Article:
Subject: Re: [xsl] When to use conditional constructions?|
From: Michael Kay <mike@xxxxxxxxxxxx>
Date: Sun, 30 Mar 2014 18:28:32 +0100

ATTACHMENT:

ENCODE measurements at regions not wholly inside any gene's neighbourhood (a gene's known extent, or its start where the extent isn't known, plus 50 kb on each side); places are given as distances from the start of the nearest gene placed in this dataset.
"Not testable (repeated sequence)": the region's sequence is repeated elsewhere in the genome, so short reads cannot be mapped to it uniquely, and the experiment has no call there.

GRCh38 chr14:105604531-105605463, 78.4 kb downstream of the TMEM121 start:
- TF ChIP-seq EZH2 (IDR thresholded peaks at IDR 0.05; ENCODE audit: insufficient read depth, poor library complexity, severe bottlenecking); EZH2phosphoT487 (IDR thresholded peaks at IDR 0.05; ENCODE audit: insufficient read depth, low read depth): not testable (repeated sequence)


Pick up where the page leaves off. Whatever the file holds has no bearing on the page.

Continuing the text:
This raises the question as to how much of the logic to put in XSLT instructions and how much in XPath expressions. Dimitre, I think, uses a style of coding in which a great deal of logic goes at the XPath level, leading to XPath expressions of 20 lines or more. Most other XSLT users I've come across seem to try and avoid this. I suspect the reasons are mainly to do with the difficulty of formatting it nicely, and poor diagnostics if you get it wrong (the XSLT processor will typically only give you the line number of the XSLT instruction). Personally I'm happy to go to three or four lines for an XPath expression, but beyond that I start to feel uncomfortable with it; can't really explain why. So I'm comfortable using XPath conditionals in roughly the same contexts as I would use the ternary conditional of C or Java: maximum of one line per operand. I do have a strong preferance for multiple template rules over xsl:choose. I think this is mainly because it makes it easier to evolve the code as it develops over time. Though a strong downside is that it can be very hard for the reader of the code to work out which templates are going to fire under which circumstances. At the heart of this is that XSLT is a two-language system; it isn't fully composable, in that XSLT constructs can't be called from XPath constructs. This creates a strong incentive to break your code up into functions, which can be called easily enough from either context. Michael Kay Saxonica On 30 Mar 2014, at 13:25, David Rudel <fwqhgads@xxxxxxxxx> wrote: > On Sun, Mar 30, 2014 at 1:07 AM, Dimitre Novatchev <dnovatchev@xxxxxxxxx> wrote: > >> This is the full proof that XSLT conditional instructions can be >> eliminated in any version of XSLT. >> >> BTW, I have quite a lot of experience writing complex transformations >> without any XSLT conditional instructions. :) >> >> Cheers, >> Dimitre Novatchev >> > > Dimitre, as typical, your posts are very insightful. I'm now wondering > how much I should consider avoiding conditionals in my own work. > > This provoked a general question I have for experiences XSLT > programmers who frequently use <xsl:apply-templates> or some other > method to avoid what would normally (in a more imperative regime) be > done using conditional constructions. > > Have you found that, in general, it is best to avoid conditional > constructs? If so, could you share what advantages you have found by > doing so? > > Does this behavior extend to XPath's "if" statement as well, or do you > see that as a different beast? (In other words, do you find that the > advantages you obtain by avoiding XSL's conditionals do not apply as > much when considering cases that can be addressed using XPath > instead?) > > Are there specific cases where conditional constructs should be > favored? (E.g., in <xsl:iterate> to allow Tail Call optimization?) > > As I have confessed in the past, for my work the thing I value most > about XSLT is its support of XPath. I still tend to use imperative > programming, so my scripts tend to look like the XSLT equivalent of a > Java program that uses a single class. > > -David > > -- > > "A false conclusion, once arrived at and widely accepted is not > dislodged easily, and the less it is understood, the more tenaciously > it is held." - Cantor's Law of Preservation of Ignorance.